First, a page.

Cool facts about cukes

I’m always interested in unusual things to do with gardening and this week I have found a few that may bring a smile.

Although they need water to grow peas are fussy as they don’t like too much. Potatoes don’t like tomatoes or cucumbers but tomatoes love peas and carrots.. however potatoes and cabbage are friends. Do not plant beans with onions or beets. They don’t like each other… but beans love carrots, onions, cabbage and potatoes but cabbage doesn’t like radishes. Beans and cucumbers aren’t friends but carrots and onions get along well.

If you’re not confused now you should be…I am!! Worse than a class full of children with their likes and dislikes!!

However companion planting does work, so it might be a good idea to apply some of these things when planning your garden beds. Marigolds not only make garden beds look pretty they help to keep bugs at bay and your plants healthier and many other herbs help to repel pests.

Some other fun facts I discovered this week relate to cucumbers.

China produces 76 per cent of the world’s cucumber and gherkins. In 2010 worldwide production was 57.5 million tonnes, with 40.7 million tonnes grown in China. I didn’t do the calculation so I hope it is correct!

They are members of the Curcurbitaceae family which includes watermelons, pumpkins and gourds.

Like tomatoes, they are actually a fruit but used as a vegetable.

Cucumbers originate from south-east Asia, contain only 16 calories, are 95 per cent water and can grow up to 2 feet long!

They have been grown and consumed for a very long time. They appear to have first been grown in India around 3000BC!!

Columbus is said to have taken cucumbers to Haiti in 1494 and so started their spread to the “new world”.

David Thomas is credited with growing the world’s heaviest cucumber weighing in at 12.9kg at the Malvern Autumn Show in Worcestershire in the UK on September 26th 2015.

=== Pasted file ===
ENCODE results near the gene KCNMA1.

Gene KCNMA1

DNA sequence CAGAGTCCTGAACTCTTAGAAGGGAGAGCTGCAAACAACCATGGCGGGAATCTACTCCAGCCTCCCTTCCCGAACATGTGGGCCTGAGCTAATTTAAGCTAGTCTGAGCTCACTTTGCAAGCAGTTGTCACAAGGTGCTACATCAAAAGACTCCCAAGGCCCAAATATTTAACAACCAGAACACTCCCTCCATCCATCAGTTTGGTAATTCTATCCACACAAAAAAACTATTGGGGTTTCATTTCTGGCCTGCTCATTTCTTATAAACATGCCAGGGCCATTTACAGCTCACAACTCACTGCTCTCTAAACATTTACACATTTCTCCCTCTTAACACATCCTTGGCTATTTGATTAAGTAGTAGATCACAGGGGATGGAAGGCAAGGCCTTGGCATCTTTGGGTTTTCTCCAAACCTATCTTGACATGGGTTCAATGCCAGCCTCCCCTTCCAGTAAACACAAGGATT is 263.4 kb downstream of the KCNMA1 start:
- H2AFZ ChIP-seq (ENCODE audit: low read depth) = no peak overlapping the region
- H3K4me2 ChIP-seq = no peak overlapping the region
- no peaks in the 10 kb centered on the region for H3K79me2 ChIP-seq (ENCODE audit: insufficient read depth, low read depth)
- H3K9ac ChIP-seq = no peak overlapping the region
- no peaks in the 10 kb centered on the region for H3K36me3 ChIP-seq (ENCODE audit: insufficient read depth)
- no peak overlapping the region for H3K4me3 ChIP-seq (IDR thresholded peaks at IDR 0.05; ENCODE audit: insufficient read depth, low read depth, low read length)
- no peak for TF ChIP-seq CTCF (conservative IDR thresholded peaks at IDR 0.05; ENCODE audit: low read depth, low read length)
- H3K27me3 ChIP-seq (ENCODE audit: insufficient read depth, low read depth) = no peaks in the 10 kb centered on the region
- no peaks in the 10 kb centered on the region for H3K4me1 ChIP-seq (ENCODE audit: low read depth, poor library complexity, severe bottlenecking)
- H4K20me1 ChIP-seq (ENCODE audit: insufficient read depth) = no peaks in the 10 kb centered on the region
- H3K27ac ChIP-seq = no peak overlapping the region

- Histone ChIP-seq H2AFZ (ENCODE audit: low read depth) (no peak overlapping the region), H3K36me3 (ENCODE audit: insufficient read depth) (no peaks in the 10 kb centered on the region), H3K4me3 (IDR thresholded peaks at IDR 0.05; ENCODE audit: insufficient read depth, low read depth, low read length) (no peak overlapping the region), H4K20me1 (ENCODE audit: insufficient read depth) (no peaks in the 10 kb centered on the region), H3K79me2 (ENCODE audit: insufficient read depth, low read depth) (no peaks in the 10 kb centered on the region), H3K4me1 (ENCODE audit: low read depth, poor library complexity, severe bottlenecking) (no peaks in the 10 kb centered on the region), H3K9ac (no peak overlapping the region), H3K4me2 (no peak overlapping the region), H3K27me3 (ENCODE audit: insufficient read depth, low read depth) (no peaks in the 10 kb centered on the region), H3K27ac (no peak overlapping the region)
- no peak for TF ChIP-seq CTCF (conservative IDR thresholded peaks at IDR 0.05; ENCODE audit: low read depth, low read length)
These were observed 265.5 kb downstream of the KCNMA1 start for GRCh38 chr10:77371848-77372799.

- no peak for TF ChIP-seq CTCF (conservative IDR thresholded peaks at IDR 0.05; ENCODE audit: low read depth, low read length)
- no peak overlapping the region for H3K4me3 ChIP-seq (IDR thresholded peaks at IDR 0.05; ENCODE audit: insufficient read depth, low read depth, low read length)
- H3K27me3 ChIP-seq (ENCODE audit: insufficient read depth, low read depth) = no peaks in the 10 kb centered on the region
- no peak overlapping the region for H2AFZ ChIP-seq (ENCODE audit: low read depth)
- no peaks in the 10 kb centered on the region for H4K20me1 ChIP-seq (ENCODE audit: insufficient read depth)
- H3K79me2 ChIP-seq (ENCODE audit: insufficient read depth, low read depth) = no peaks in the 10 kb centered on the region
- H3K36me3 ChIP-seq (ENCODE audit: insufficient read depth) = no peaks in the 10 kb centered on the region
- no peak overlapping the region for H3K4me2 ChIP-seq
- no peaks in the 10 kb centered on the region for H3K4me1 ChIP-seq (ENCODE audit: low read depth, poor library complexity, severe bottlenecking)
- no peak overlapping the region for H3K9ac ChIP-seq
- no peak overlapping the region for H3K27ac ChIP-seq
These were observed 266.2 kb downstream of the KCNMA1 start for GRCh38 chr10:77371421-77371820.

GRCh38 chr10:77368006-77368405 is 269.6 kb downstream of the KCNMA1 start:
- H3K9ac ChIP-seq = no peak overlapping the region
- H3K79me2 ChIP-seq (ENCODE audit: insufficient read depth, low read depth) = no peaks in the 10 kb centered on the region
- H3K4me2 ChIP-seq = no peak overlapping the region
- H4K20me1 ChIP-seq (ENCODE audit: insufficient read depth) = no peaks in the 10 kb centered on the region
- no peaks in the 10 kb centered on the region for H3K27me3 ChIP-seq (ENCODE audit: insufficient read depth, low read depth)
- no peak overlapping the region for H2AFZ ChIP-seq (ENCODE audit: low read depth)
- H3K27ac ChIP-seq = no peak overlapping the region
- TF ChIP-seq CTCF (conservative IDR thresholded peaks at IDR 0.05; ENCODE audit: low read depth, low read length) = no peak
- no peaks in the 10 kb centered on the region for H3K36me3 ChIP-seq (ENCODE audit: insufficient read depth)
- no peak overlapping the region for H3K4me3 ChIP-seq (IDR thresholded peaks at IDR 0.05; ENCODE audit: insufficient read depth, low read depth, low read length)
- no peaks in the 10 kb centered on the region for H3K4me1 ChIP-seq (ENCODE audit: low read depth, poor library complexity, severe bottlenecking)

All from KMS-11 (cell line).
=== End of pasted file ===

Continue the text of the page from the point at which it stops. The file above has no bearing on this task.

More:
The phrase “cool as a cucumber” may have come about because the internal temperature of a cucumber can be up to 20 degrees cooler than the air temperature.

Cucumbers contain most of the vitamins and minerals we need each day, being a good source of vitamins B2, B3, B5 and B6 and vitamin C. Folic acid, Calcium and Iron plus Magnesium, Phosphorous, Potassium and Zinc are also in their make-up.

They contain enough B vitamins, sugars and electrolytes to replenish essential nutrients lost if you’ve had a heavy night, restoring equilibrium and helping to prevent a headache or hangover. Being tea total I have never had need of this cure, but, I’m told, if you can manage to eat a few slices before you retire for the night, it actually works and you will wake headache-free!

If your bathroom mirror is annoyingly steamed up after your shower, rub it over with a slice of cucumber and it will prevent it from happening next time.

Chemicals in cucumbers react with aluminium and give off a scent, undetectable to us, but hated by bugs and slugs and other garden pests. So, if you put a few slices of cucumber in an aluminium pie dish in your garden, it will be pest-free… that sounds like a simple and organic solution worth a try. Snails and slugs are a continuing and huge problem in my garden.

No polish handy for your shoes? Rub a cut cucumber over them to provide a good shine and also make them water repellent. Got a squeaky hinge? Rub it with a slice of cucumber and the squeak will be gone! Rub stainless steel, taps, sinks, saucepans, etc. for an effective, streak-free, “green” cleaner.

Pureed cucumber applied to sunburn will give almost instant relief.

If the kids get creative with pens or crayons on the walls, cucumber will also remove that also.

And here I was thinking they were only a welcome addition to the salad or an ingredient in pickles!!

I have a favourite recipe of long-standing given to me very many years ago by an old friend whose main ingredients are crushed pineapple and cucumbers. I make it each year and it is especially good with corned meat.

Don’t forget the Gardening Extravaganza in St Mary’s Hall during Jumpers and Jazz in July!